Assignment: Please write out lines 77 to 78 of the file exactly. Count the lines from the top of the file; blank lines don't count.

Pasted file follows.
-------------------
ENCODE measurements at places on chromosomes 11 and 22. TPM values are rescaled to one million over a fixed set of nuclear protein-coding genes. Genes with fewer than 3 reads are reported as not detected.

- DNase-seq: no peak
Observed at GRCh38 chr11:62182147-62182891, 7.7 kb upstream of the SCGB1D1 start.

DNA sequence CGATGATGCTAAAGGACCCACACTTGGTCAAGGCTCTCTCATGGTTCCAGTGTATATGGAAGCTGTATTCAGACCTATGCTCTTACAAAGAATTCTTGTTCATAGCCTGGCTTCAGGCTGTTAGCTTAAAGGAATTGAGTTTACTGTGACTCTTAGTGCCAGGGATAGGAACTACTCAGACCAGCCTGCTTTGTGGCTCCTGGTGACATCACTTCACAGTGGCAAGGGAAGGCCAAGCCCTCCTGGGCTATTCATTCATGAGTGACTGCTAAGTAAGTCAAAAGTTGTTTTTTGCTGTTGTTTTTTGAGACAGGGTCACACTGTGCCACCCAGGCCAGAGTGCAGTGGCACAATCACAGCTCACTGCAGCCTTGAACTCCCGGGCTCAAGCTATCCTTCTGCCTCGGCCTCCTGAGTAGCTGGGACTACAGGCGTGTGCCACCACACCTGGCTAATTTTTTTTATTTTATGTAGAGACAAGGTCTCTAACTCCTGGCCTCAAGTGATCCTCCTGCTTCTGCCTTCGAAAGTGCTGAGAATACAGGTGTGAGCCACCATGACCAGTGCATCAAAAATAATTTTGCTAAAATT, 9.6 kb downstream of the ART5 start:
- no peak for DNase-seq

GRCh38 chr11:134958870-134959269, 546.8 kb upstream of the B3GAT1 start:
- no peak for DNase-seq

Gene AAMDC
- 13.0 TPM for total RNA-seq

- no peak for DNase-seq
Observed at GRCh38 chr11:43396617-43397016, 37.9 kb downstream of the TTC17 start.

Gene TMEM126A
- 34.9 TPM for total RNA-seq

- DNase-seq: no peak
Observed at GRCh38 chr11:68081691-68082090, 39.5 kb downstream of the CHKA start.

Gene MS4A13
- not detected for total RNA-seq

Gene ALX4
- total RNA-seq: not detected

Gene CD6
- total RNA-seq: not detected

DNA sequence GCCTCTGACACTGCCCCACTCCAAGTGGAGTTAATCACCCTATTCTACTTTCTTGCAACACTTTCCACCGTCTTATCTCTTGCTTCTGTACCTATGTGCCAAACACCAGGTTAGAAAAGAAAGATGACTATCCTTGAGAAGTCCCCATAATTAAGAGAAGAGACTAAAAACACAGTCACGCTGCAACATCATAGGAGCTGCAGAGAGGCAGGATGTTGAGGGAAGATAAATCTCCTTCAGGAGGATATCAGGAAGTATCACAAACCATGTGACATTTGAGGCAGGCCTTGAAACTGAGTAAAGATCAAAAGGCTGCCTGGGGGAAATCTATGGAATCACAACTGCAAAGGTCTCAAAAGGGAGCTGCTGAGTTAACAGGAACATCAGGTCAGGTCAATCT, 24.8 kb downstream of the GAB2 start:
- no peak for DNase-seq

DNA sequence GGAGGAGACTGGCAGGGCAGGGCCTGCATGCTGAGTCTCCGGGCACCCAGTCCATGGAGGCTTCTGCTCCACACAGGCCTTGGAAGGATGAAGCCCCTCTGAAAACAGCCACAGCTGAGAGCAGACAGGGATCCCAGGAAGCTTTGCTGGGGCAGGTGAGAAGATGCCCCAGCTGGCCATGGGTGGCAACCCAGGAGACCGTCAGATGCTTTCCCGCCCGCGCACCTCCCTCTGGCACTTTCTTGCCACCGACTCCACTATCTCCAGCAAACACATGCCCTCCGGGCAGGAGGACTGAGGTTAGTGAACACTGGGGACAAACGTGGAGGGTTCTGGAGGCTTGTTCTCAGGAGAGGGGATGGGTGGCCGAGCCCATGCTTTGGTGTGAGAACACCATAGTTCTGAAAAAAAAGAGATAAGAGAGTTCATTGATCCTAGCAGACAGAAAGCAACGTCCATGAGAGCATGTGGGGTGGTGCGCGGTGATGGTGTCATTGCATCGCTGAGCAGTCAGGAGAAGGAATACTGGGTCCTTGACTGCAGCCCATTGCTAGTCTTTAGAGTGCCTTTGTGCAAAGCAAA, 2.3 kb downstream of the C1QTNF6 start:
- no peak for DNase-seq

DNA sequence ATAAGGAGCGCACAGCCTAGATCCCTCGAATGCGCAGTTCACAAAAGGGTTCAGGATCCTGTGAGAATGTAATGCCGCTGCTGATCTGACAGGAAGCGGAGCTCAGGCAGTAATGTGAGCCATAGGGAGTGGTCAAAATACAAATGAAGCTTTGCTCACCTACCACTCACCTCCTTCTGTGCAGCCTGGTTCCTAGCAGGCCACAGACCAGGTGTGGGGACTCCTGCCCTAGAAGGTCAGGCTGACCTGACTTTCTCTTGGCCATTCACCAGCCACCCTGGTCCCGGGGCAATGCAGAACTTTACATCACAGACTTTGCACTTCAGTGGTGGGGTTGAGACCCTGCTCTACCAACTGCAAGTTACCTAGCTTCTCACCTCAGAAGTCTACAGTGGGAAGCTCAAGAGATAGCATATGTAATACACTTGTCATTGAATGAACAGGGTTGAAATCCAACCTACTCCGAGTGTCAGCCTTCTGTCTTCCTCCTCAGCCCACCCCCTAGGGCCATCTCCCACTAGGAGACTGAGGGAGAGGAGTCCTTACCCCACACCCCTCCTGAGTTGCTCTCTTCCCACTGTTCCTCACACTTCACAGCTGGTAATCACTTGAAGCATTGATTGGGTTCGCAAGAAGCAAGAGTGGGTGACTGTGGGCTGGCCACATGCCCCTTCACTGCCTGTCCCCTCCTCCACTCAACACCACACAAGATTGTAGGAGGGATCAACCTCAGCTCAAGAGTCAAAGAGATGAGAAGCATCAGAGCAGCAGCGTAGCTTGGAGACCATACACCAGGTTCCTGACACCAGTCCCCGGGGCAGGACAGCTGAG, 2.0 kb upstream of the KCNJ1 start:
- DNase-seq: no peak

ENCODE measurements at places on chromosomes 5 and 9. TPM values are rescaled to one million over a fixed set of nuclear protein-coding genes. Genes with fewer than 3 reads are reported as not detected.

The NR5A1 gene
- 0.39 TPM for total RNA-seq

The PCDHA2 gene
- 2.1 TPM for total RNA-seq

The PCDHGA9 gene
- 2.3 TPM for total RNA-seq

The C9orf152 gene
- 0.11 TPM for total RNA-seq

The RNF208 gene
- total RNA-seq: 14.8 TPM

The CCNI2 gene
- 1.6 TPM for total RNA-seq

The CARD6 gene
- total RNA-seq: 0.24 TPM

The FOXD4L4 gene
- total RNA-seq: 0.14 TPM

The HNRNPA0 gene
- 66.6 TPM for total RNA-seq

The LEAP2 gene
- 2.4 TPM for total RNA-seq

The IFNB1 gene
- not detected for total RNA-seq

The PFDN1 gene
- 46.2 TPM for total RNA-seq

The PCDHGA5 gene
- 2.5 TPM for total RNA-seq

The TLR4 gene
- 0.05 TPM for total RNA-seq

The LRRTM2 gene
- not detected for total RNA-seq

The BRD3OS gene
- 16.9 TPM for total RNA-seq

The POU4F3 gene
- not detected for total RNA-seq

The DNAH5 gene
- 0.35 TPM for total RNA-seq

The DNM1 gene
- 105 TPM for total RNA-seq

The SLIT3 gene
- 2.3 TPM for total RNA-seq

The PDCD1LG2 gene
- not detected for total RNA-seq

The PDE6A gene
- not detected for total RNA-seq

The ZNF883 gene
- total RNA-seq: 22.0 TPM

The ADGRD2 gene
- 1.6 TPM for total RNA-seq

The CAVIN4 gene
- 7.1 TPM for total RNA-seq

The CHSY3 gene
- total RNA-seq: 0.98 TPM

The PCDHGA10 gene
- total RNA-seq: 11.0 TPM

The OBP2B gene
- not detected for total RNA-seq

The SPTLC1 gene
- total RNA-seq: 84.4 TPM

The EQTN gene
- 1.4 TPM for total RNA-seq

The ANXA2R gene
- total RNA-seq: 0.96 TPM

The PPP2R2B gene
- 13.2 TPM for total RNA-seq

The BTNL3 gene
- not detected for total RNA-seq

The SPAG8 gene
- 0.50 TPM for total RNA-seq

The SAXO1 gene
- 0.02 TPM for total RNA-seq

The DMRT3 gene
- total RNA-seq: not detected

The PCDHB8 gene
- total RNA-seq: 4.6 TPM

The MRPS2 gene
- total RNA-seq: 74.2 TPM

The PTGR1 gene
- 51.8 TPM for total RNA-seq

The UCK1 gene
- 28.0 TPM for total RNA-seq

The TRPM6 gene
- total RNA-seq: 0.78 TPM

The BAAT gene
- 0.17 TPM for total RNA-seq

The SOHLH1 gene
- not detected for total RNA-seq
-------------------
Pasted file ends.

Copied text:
The CAVIN4 gene
- 7.1 TPM for total RNA-seq